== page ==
But if Martinez should have ended up failing and gone to an Era Committee for second and third looks, Ortiz would likely have blown the bias away. It doesn’t denigrate Martinez to say that, between the Hall’s now two fullest-time DHs, Big Papi has a big advantage on the depth and height charts, according to my Real Batting Average metric:

David Ortiz 10,091 4765 1319 209 92 38 .637
Edgar Martinez 8674 3718 1283 113 77 89 .609

Among the four Hall of Famers recognised as designated hitters first, the average RBA is the same as Martinez’s. (Baines, in case you were curious, has an RBA 71 points below that average.) Ortiz’s 28 points above the average is topped among the Hall DHs only by Thomas’s +45 points. (Thomas’s RBA: .654.)

David Ortiz

Big Papi’s real coming-out party—the game-winning bomb in Game Four, 2004 ALCS.

It’s not their fault that their teams didn’t deliver unto them as many chances for the big moments that Ortiz’s Red Sox delivered unto him. It’s certainly not fair that we’ll never know how they would have acquitted themselves if they had been. Ortiz’s postseason RBA is sixteen points higher than his regular-season career RBA, and he was even more of a one-man highlight show in the postseason than he was in the regular season, which was often enough and then some.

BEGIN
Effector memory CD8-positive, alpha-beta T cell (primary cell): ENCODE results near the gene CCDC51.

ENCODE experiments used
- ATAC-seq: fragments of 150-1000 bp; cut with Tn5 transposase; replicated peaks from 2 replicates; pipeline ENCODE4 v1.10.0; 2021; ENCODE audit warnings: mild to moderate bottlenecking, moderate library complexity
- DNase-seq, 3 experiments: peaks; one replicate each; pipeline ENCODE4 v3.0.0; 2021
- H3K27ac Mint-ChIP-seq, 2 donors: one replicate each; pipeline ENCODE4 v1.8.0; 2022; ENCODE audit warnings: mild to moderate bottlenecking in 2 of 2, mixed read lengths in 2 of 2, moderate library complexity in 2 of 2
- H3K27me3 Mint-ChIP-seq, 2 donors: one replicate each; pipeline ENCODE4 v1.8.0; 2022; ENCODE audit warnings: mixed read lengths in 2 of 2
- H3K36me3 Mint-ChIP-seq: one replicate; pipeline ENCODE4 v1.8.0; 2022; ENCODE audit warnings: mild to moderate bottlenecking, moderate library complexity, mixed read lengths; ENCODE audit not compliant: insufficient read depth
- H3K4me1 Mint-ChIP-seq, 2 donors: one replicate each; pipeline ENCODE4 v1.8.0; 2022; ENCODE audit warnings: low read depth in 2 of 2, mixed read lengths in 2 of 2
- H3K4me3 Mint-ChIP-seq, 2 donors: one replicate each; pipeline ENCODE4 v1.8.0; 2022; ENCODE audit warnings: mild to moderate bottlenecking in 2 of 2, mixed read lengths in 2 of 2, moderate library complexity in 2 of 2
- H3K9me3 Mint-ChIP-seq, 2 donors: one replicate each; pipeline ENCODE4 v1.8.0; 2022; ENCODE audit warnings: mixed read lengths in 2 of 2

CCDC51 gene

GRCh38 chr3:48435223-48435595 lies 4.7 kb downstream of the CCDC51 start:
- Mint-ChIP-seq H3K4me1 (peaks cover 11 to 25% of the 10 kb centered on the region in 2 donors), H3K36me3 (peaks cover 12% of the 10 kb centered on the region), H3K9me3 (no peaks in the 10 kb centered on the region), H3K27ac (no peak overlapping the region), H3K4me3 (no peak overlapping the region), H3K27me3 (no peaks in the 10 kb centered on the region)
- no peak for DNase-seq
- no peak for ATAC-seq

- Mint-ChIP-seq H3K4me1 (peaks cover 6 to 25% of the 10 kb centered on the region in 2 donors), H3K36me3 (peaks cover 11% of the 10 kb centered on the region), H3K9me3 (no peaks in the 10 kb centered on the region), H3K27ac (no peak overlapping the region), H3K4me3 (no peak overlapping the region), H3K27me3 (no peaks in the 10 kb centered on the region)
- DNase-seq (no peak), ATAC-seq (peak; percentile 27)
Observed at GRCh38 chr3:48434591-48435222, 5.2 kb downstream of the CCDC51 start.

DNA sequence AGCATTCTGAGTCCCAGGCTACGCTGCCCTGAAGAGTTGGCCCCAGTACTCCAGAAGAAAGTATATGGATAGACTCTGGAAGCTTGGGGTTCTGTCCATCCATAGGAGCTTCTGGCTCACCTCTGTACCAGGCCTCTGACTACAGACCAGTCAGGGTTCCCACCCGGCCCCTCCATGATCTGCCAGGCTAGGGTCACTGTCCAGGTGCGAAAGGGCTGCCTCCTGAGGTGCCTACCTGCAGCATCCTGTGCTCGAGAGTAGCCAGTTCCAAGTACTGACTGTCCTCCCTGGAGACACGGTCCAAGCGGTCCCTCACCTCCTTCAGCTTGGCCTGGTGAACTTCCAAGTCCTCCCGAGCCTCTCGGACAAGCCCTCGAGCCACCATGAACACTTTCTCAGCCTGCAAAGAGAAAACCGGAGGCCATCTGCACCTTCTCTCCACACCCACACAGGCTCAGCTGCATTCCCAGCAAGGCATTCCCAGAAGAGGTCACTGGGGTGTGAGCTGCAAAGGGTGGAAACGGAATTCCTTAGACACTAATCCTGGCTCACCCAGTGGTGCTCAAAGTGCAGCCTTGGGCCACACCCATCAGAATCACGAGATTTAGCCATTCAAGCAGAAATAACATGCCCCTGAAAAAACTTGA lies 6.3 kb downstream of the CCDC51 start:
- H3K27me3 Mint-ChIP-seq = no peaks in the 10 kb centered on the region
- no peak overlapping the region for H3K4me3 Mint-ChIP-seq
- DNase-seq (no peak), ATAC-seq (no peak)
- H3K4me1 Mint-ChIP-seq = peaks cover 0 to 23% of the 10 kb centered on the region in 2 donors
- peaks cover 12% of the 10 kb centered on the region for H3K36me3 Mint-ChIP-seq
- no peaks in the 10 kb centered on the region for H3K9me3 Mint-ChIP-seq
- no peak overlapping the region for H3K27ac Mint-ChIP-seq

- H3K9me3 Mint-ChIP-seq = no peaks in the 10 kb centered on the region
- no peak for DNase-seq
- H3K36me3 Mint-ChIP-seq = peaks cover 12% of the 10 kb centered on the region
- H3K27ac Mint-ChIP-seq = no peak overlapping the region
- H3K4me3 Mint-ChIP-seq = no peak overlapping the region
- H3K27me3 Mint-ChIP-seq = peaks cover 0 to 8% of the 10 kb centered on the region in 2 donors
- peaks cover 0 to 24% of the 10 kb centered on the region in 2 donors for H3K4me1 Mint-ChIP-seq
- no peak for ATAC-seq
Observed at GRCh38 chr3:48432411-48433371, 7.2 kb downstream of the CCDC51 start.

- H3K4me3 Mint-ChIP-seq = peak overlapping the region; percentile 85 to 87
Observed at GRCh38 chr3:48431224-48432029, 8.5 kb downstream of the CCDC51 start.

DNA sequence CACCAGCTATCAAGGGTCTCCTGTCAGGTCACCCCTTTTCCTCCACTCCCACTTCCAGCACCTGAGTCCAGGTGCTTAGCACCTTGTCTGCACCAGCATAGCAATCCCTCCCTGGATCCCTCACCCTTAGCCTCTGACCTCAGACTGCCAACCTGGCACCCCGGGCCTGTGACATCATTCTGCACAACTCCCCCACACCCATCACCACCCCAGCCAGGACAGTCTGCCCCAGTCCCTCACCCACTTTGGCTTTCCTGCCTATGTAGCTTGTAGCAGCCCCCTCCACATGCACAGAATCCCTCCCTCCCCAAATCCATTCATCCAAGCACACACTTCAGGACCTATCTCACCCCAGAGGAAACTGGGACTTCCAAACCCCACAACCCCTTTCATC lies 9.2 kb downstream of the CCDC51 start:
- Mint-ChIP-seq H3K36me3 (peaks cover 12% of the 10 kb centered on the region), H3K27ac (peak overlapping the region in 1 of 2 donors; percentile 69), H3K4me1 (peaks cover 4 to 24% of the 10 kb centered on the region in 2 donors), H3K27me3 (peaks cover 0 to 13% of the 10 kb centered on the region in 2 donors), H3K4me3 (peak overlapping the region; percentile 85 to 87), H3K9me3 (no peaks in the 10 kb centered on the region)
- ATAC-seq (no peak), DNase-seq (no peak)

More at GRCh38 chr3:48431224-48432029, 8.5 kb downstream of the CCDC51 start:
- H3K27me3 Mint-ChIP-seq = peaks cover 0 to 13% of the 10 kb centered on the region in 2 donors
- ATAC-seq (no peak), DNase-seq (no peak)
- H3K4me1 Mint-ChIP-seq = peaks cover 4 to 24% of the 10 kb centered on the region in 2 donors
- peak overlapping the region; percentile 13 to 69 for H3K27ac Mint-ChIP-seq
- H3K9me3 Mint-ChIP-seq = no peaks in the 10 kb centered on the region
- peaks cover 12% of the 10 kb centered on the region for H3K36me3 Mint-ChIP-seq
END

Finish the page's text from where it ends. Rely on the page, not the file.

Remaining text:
“It’s a next-level type of thing,” Ortiz said after getting The Call. “You don’t see this every day. You don’t receive this phone call every day . . . I have so many great and wonderful times while I played, but this one, it’s the type of baby that you just want to hold onto it and never let go.”

Just the way those who knew and played with and even against him hold onto and never let go of their encounters with him. Short-time Red Sox teammate and now Cubs manager David Ross is one. Grandpa Rossy will tell you one minute that Ortiz was a mentor who counseled him to hit according to your nature (If you’re a fastball hitter, don’t miss the fastball; if you hit breaking balls, crush the breaking ball) and the next that there might not have been a body big enough to contain his heart.

“The heart was as big as the baseball skills,” Ross says. “He had parties after every playoff win. Everyone was invited. Ownership, his pastor. He’s a special human being. When he stepped out of the dugout, everyone knew he was there to put on a show. Pretty special presence that he brought.”

“He treated everybody with a high level of respect,” says his former Red Sox teammate Gabe Kapler, currently the manager of the National League West-defending Giants. “He was a very normal guy who reached a high level of performance and superstardom that nobody expected . . . A moment was never too big for him. He was never too wound up . . . He was a very in-control man, a very thoughtful man. Very measured. That measured, calm heart rate helped him succeed in those moments.”

Not even when it came time to put an entire city on his back in the immediate wake of the terrorist act the Boston Marathon bombing was in 2013. But I say again: beware the odds that Big Papi won’t be able to resist the temptation to holler from the Cooperstown podium, This is our [fornicating] Hall of Fame! If he can’t, who could blame him?

My Louisville Slugger: the fountain pen

Mont Blanc 221P

The author’s Mont Blanc 221, extra fine point, the perfect bat to swing away from home.